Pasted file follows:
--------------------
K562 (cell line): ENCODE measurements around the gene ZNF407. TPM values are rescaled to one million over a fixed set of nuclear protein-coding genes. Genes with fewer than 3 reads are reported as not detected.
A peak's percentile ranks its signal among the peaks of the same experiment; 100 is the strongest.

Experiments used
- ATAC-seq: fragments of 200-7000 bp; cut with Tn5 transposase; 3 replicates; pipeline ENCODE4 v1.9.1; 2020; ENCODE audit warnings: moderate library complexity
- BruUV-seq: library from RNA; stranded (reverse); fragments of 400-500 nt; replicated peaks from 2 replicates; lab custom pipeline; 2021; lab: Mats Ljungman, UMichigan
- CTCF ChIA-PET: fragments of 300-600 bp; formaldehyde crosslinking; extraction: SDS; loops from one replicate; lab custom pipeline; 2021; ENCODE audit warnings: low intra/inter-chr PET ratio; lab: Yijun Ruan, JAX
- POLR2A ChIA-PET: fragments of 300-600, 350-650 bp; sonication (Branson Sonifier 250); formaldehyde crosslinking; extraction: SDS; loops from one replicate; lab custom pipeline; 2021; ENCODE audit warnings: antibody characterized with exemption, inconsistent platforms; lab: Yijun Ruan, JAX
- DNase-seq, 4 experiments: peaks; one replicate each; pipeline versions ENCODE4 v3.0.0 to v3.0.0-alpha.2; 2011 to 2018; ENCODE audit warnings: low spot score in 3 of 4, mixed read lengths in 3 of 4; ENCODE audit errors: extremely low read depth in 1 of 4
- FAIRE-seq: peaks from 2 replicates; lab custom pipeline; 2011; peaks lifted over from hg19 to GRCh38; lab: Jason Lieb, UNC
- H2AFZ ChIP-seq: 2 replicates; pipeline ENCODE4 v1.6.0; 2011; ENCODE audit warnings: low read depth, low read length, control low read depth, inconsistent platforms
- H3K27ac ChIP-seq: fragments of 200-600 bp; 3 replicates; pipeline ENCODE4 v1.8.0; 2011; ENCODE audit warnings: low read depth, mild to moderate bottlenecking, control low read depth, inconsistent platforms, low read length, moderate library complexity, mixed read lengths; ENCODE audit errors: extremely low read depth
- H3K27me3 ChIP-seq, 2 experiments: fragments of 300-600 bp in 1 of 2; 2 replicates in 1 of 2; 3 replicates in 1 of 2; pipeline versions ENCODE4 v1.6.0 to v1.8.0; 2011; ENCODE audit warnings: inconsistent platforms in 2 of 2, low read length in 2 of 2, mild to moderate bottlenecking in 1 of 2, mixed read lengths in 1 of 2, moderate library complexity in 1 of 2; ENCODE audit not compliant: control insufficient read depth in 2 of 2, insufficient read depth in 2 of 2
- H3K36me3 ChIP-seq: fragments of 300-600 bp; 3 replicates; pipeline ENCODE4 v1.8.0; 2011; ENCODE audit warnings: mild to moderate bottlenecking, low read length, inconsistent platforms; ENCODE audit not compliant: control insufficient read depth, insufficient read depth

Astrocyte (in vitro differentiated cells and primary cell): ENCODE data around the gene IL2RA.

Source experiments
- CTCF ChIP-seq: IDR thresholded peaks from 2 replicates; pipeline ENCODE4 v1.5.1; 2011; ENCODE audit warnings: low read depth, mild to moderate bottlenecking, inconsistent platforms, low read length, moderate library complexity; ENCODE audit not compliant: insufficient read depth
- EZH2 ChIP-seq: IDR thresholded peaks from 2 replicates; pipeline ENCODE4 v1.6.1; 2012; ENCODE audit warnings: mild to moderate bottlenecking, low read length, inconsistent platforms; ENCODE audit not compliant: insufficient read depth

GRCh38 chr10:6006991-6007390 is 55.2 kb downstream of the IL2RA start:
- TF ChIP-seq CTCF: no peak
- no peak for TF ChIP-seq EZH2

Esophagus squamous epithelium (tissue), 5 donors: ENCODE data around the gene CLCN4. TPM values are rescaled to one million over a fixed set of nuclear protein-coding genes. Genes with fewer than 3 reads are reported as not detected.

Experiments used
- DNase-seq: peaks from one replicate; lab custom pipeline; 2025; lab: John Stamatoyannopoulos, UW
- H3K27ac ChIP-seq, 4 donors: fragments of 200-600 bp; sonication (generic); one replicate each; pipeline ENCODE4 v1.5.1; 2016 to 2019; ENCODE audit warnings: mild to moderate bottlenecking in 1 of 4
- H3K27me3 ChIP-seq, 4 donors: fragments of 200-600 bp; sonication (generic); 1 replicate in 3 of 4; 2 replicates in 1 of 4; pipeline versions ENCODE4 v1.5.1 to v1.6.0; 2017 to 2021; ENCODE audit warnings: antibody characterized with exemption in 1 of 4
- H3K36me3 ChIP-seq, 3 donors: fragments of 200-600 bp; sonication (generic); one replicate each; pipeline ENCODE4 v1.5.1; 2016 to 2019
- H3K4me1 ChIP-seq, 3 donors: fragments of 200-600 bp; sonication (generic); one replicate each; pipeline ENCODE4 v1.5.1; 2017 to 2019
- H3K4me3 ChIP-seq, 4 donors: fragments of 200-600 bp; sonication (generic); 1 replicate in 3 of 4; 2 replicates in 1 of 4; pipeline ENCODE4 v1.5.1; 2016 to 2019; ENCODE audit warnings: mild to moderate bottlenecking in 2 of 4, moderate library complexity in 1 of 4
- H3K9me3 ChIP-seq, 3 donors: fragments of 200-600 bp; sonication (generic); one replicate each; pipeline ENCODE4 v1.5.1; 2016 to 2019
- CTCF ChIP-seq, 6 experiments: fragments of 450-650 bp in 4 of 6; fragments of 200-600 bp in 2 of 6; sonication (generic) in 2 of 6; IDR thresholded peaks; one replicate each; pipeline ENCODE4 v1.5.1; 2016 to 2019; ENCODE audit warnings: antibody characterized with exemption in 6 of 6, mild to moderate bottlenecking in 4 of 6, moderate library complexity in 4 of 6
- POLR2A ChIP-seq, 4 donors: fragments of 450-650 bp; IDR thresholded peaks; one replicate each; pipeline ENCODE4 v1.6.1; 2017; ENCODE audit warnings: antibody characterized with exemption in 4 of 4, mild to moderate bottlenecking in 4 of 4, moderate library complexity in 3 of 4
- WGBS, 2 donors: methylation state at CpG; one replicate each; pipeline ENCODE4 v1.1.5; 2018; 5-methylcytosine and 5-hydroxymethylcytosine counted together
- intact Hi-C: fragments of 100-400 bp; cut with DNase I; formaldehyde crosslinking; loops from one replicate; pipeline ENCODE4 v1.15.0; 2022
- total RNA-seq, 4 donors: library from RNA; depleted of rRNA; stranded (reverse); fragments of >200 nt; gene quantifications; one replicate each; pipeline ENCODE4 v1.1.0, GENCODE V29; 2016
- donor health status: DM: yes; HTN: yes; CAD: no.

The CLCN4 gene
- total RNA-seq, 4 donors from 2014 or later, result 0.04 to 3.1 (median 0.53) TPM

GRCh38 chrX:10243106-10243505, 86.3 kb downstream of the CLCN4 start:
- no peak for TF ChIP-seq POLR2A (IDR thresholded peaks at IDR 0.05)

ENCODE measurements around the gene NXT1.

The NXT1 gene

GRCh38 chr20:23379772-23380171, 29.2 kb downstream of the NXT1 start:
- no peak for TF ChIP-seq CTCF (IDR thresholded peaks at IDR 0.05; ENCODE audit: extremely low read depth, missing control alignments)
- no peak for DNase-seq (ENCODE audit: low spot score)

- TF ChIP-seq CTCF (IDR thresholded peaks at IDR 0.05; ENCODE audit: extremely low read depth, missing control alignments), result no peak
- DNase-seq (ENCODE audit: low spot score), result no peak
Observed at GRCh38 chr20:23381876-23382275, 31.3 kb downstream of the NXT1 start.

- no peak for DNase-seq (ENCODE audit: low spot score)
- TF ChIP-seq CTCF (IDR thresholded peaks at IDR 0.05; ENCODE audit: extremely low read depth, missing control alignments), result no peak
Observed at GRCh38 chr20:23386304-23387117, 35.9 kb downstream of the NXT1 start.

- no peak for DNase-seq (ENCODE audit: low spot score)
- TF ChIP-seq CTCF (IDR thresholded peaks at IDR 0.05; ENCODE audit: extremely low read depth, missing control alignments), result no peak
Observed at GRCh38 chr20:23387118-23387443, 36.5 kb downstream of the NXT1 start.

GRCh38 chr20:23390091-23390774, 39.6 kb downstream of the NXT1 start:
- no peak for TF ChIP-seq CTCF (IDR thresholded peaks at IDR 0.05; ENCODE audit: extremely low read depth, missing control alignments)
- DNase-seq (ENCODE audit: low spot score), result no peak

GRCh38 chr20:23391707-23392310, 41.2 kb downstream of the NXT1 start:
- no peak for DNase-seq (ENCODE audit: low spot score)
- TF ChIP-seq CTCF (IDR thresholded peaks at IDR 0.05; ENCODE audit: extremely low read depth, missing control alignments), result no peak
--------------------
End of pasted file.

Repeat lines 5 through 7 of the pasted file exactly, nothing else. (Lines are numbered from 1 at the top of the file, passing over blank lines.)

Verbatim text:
- BruUV-seq: library from RNA; stranded (reverse); fragments of 400-500 nt; replicated peaks from 2 replicates; lab custom pipeline; 2021; lab: Mats Ljungman, UMichigan
- CTCF ChIA-PET: fragments of 300-600 bp; formaldehyde crosslinking; extraction: SDS; loops from one replicate; lab custom pipeline; 2021; ENCODE audit warnings: low intra/inter-chr PET ratio; lab: Yijun Ruan, JAX
- POLR2A ChIA-PET: fragments of 300-600, 350-650 bp; sonication (Branson Sonifier 250); formaldehyde crosslinking; extraction: SDS; loops from one replicate; lab custom pipeline; 2021; ENCODE audit warnings: antibody characterized with exemption, inconsistent platforms; lab: Yijun Ruan, JAX